Our daughter was diagnosed at 27 months old, now she is almost 6 and is very mainstreamed in a general education kindergarten class, after many years of intense physical, speech and occupational therapy.

    People don't even notice it now.
     
  7. Guy-jin

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    Don't get me wrong, I'm not trying to imply that someone's ignorant for not knowing what it is.

    It's just common knowledge in the crowd of people I tend to socialize with, so it never occurred to me that the general public doesn't know what it is.

    I wonder if a lot of people don't know what autism in general is. It seems like it's been getting a lot of positive exposure lately, fortunately. :smile:
     
  8. viking1

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    This is fascinating. I wonder if I have Asperger's. The description fits me almost perfectly...
     
  9. juice

    juice New Member

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    I've coached kids with Aspergers.

    I've never had any problems, but then again I was the shy quiet kid so I can kind of grasp what they're dealing with.
     
  10. B_Think_Kink

    B_Think_Kink New Member

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    I know a few people with Aspies. Sometimes I wonder if I am one myself. I knew it was neurological as well from the first time I looked it up. Very interesting article though.
     
  11. IntoxicatingToxin

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    You should find out!!! Do you have any idea how much better you'd feel about yourself? I say go for it.
     
  12. Jovial

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    I think people use Asperger's to often to describe people that are just socially awkward. I doubt many people truly have Asperger's.
     
  13. str82fcuk

    str82fcuk Member

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    I was officially diagnosed with Aspergers four years ago, but it wasn't any surprise to me and the diagnosis hasn't helped any. Anyway sure I have a tendency to speak my mind (why wouldn't I?) and arcane facts are my forte and I guess people find me confusing but I find you all confusing lol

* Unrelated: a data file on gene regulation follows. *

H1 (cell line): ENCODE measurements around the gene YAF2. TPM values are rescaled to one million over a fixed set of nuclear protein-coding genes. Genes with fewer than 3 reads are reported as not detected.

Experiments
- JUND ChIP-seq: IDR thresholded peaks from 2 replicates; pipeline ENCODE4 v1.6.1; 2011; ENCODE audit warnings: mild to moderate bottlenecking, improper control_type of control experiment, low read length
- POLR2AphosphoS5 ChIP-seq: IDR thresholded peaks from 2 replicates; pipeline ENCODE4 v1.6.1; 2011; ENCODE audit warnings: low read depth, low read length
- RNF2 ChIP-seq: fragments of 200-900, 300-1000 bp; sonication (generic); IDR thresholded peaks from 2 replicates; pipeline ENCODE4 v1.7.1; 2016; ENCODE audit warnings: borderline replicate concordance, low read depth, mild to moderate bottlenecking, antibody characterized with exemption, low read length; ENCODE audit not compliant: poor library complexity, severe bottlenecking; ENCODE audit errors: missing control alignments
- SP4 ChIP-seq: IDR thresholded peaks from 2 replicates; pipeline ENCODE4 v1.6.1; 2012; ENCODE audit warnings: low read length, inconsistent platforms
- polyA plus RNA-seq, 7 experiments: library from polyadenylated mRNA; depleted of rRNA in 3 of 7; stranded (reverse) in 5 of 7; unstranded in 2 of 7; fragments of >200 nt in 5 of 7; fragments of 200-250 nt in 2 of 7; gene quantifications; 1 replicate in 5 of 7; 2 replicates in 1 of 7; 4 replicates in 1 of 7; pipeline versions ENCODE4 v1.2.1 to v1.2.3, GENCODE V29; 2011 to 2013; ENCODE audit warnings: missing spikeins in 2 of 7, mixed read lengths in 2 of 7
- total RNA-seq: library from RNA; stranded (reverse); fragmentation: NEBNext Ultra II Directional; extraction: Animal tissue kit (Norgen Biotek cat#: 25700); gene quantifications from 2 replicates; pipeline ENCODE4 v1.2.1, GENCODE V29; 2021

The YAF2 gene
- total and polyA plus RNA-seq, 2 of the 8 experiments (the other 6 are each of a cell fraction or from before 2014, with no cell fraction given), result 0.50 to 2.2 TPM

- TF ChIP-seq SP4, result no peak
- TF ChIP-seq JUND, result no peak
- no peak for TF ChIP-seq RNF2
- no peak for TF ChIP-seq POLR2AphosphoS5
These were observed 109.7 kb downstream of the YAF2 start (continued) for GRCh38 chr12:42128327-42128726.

seriously though I think this makes the chances of me finding anyone compatible doubly neglible ...
     
  14. jason_els

    jason_els <img border="0" src="/images/badges/gold_member.gi

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    I don't wonder if Asperger's is like homosexuality?

    It's considered a disorder now.

    Is it really?

    One of my friends has Asperger's and I've never considered him disordered, just different. That I am his friend is something I hold in great esteem. They have a fascinating and unique view of the world perfectly suited for the digital/genetic age. They have enormous capacity to specialize, a mind suited to details, and don't let minor thoughts or emotions intrude on their focus. Altogether very high-value people to society.

    I bristle when I hear that Aspies are somehow defective; that they suffer from a disorder. The more I get to know about Asperberger's the more I believe that we non-Aspies should celebrate their unique personalities and tremendous contributions they give to our society.
     
  15. snoozan

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    I know plenty of adults with Asperger's Syndrome who have partners, children, the whole deal. It doesn't make it impossible.

    QFT.